Purpose: Commenting on the transcript of a lecture. Findings: The document reconstructs the development of the original 1973 lecture by Heinz von Foerster into his best-known paper, On Constructing a Reality. Many aspects of that paper can be identified as being shaped through interaction with the audience. Implications: The lecture documented here was a forerunner of a central paper in constructivism.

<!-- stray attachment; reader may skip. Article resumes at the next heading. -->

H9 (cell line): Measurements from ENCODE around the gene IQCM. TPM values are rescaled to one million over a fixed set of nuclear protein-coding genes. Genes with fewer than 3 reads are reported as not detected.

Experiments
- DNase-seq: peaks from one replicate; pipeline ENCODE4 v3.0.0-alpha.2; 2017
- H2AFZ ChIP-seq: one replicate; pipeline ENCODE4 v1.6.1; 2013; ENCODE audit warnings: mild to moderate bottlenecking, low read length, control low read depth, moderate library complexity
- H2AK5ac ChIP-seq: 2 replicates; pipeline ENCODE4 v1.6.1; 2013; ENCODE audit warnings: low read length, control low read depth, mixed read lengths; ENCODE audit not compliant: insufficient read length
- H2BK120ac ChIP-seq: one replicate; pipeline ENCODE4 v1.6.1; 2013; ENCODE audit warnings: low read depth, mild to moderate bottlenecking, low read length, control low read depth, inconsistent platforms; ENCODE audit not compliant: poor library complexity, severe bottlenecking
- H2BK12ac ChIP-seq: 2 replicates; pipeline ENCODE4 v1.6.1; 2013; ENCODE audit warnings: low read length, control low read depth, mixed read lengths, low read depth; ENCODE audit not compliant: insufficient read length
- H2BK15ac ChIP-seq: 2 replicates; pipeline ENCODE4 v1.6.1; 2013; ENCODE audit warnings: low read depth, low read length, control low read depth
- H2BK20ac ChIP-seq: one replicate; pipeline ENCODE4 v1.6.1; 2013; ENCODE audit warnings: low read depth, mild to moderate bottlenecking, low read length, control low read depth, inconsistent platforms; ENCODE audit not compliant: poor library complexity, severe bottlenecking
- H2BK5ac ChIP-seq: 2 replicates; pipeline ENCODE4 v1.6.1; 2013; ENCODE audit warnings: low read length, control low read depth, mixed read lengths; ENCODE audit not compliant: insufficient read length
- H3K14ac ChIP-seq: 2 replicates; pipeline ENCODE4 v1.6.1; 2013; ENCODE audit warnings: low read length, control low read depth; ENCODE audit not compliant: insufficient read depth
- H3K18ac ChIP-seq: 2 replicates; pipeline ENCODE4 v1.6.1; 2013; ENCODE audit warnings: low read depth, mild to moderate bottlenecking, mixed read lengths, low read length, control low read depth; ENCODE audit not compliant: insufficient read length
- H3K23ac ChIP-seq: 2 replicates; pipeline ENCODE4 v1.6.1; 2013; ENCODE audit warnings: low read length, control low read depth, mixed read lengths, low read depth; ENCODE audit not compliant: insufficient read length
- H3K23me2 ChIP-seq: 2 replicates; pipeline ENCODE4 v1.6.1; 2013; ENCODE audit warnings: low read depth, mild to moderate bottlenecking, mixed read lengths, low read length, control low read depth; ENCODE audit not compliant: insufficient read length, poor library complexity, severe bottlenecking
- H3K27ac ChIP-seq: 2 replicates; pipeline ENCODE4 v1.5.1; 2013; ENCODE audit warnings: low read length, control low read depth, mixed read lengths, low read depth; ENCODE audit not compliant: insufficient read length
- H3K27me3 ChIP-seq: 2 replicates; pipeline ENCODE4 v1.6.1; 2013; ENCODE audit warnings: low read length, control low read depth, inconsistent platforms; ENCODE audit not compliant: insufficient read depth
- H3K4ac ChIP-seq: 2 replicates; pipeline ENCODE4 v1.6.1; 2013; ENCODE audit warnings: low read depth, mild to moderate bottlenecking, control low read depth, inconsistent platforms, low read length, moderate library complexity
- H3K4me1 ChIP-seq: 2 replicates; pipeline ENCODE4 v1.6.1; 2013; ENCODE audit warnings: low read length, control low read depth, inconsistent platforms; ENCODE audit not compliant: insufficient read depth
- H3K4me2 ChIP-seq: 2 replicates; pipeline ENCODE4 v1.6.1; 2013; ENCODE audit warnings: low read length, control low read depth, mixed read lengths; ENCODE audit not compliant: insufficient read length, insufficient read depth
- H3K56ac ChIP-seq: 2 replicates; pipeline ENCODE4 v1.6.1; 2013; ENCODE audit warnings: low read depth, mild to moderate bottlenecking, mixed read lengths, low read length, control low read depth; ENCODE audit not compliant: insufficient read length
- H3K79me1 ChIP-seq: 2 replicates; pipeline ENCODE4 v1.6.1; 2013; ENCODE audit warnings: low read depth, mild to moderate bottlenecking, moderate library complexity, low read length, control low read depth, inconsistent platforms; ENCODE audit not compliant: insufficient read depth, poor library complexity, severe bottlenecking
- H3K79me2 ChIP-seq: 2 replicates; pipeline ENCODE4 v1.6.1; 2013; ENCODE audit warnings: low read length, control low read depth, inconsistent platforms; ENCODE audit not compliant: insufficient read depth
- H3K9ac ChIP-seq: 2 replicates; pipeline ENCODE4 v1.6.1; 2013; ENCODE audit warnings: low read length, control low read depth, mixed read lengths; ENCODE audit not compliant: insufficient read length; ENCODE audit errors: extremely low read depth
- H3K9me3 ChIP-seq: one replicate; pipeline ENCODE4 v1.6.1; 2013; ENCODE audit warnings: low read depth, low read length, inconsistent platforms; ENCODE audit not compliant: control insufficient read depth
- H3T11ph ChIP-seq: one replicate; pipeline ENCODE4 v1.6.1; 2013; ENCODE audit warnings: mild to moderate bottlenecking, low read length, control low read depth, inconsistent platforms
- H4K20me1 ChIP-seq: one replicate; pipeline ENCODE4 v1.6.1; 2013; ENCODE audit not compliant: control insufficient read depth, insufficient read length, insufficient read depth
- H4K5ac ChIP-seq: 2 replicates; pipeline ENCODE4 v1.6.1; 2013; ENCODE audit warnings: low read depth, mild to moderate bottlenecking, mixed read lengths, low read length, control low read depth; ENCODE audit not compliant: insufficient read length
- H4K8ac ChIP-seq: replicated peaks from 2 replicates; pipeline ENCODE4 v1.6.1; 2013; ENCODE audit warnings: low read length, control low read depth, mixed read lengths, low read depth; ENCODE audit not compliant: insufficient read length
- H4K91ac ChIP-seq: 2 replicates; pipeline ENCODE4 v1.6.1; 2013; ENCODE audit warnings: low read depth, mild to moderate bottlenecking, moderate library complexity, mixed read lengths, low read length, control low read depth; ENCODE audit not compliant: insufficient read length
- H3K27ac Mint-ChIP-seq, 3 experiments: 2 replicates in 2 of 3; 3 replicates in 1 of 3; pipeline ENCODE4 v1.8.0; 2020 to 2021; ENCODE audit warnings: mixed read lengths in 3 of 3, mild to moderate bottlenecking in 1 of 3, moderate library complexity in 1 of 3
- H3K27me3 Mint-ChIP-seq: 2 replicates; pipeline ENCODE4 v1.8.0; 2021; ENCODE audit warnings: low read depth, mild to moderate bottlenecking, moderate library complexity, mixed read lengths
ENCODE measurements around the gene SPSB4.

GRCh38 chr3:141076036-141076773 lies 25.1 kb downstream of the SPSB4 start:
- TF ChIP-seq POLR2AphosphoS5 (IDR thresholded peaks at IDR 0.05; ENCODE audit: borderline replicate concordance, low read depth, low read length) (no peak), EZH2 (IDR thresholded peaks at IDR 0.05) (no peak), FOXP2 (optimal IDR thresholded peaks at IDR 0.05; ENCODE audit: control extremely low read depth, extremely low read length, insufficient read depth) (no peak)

In the years 1878 and 1879 the American physicist Alfred Marshall Mayer published his experiments with floating magnets as a didactic illustration of molecular actions and forms. A number of physicists made use of this analogy of molecular structure. For William Thomson they were a mechanical illustration of the kinetic equilibrium of groups of columnar vortices revolving in circles round their common centre of gravity . A number of modifications of Mayer's experiments were described, which gave configurations which were more (...) or less analogous to Mayer's arrangements. It was Joseph John Thomson who, in publications between 1897 and 1907, used Mayer's results to obtain a good deal of insight into the general laws which govern the configuration of the electrons in his atomic model. This article is mainly concerned with Mayer's experiments with floating magnets and their use by a number of physicists. Through his experiments Mayer made a significant, although small, contribution to the theory of atomic structure. (shrink)